Interpersonal communication about climate change: how messages change when communicated through simulated online social networks

Connor, Paul, Harris, Emily, Guy, Sophie, Fernando, Julian, Shank, Daniel B., Kurz, Tim, Bain, Paul G. and Kashima, Yoshihisa (2016) Interpersonal communication about climate change: how messages change when communicated through simulated online social networks. Climatic Change, 136 3: 463-476. doi:10.1007/s10584-016-1643-z


Author Connor, Paul
Harris, Emily
Guy, Sophie
Fernando, Julian
Shank, Daniel B.
Kurz, Tim
Bain, Paul G.
Kashima, Yoshihisa
Title Interpersonal communication about climate change: how messages change when communicated through simulated online social networks
Journal name Climatic Change   Check publisher's open access policy
ISSN 1573-1480
0165-0009
Publication date 2016-06
Year available 2016
Sub-type Article (original research)
DOI 10.1007/s10584-016-1643-z
Open Access Status Not Open Access
Volume 136
Issue 3
Start page 463
End page 476
Total pages 14
Place of publication Dordrecht, Netherlands
Publisher Springer Netherlands
Collection year 2017
Language eng
Abstract Climate change communication research has mainly focused on how to communicate climate change effectively to the public. By contrast, how such information is then spread through interpersonal social networks has been neglected, despite being an essential component of cultural change. Using a Facebook-like format, we examined what types of climate change messages ‘survive’ when passed between individuals via communication network chains. We found that statements centred on conventional climate change topics (e.g., its impact on the natural world and human health) survived longer in communication chains than those with less conventional topics (e.g., its impact on societal competence, development, or communality). Moreover, statements about gains from mitigation (gain-frames) survived more than those about costs of non-mitigation (loss-frames) in initial communications, but loss-framed information survived more later in communication chains. In light of research showing that climate change messages focused on society and/or gain frames can motivate action, this research highlights a challenge by showing that these messages are less likely to be spread throughout society.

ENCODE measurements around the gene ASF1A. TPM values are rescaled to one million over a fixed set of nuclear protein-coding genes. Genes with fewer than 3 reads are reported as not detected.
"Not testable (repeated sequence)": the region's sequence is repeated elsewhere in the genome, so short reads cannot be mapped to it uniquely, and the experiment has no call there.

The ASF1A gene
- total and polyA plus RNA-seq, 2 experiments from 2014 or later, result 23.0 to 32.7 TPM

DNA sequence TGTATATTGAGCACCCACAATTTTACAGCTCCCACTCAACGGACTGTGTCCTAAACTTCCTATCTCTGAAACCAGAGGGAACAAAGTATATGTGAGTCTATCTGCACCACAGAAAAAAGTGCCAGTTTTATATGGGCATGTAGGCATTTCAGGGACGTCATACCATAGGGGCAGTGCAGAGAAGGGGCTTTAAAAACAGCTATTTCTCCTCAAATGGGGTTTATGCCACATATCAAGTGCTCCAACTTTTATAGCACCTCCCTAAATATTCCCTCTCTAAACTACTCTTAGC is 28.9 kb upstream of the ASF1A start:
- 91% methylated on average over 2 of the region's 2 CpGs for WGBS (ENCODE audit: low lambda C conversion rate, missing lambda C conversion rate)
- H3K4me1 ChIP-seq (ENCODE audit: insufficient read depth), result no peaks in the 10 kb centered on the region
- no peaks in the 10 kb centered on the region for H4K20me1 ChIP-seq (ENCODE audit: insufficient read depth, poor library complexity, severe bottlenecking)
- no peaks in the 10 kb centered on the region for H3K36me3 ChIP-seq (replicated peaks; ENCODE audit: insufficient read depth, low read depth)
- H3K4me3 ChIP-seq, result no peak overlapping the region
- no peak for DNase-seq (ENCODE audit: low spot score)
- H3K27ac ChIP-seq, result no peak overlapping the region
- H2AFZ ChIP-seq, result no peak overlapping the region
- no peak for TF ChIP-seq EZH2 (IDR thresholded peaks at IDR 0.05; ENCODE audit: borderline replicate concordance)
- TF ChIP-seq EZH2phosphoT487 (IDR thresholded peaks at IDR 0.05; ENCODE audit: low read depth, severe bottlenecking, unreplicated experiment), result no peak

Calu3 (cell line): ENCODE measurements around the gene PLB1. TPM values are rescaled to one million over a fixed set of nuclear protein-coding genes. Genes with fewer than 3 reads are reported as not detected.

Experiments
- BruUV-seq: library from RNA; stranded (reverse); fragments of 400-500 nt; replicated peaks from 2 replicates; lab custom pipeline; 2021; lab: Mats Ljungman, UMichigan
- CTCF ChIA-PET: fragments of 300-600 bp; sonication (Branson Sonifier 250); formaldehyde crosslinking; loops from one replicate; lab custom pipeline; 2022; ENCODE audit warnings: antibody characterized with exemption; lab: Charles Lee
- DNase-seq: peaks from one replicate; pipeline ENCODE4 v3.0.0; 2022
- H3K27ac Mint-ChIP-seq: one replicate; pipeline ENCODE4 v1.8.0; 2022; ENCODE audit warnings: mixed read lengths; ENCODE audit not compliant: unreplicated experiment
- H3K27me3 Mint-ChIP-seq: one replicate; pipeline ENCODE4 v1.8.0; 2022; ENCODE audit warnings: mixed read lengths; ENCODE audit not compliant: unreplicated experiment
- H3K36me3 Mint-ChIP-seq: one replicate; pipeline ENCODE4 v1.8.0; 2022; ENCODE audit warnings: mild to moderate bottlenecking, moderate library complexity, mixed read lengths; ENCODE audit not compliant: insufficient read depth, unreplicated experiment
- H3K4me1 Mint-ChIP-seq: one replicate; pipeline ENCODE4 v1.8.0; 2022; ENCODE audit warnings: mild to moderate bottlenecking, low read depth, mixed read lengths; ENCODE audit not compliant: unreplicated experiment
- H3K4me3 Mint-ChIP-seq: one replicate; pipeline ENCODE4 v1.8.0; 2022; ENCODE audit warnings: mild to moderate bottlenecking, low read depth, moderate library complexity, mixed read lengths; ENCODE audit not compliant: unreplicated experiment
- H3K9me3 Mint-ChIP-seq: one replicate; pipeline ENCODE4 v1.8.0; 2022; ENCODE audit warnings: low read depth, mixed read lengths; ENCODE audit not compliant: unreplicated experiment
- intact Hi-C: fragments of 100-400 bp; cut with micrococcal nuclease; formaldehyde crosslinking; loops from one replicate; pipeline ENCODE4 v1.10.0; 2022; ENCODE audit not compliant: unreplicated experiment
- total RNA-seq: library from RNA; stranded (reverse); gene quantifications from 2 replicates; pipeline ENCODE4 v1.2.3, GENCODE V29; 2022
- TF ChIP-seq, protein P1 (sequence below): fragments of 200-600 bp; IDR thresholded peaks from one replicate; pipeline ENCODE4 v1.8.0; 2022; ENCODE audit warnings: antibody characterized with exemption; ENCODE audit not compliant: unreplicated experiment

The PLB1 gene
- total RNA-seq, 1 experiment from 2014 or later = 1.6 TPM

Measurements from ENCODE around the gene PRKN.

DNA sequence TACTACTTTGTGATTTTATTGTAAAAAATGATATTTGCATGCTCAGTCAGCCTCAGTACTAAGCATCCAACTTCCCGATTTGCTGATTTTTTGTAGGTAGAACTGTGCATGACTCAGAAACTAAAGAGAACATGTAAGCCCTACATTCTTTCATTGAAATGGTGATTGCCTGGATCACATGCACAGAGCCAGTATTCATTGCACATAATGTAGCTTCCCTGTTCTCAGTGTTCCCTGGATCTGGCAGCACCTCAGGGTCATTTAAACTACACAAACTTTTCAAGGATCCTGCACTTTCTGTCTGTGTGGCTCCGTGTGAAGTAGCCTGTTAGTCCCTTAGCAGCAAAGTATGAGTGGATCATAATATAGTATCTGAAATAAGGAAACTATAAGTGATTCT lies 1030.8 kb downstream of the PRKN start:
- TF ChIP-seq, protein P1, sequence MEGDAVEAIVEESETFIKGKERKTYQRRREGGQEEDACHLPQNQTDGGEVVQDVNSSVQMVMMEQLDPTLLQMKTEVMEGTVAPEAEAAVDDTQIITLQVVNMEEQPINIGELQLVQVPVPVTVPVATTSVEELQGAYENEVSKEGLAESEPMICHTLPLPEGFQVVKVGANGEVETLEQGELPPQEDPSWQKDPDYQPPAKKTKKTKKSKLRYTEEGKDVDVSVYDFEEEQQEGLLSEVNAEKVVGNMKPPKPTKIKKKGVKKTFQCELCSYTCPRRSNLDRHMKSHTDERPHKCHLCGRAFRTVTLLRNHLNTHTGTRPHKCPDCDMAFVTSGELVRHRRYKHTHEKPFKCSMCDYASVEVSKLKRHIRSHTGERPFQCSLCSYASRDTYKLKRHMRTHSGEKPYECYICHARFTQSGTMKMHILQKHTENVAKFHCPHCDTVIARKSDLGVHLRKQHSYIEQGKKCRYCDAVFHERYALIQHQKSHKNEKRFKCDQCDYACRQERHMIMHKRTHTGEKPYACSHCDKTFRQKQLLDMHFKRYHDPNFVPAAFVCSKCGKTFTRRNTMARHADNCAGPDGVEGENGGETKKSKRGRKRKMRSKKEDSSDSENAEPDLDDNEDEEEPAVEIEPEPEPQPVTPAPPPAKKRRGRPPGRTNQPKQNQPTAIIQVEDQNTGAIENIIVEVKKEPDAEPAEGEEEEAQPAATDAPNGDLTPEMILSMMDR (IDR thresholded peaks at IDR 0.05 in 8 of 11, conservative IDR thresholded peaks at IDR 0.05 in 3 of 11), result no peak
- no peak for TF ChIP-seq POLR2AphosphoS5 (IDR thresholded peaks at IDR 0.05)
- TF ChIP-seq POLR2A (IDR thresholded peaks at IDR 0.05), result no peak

Keyword Interpersonal communication
Climate change
Simulated online social networks
Communication chains
Society
Q-Index Code C1
Q-Index Status Provisional Code
Institutional Status UQ

Document type: Journal Article
Sub-type: Article (original research)
Collections: HERDC Pre-Audit
School of Psychology Publications
 
Versions
Version Filter Type
Citation counts: TR Web of Science Citation Count  Cited 0 times in Thomson Reuters Web of Science Article
Scopus Citation Count Cited 0 times in Scopus Article
Google Scholar Search Google Scholar
Created: Tue, 22 Mar 2016, 00:23:04 EST by System User on behalf of Learning and Research Services (UQ Library)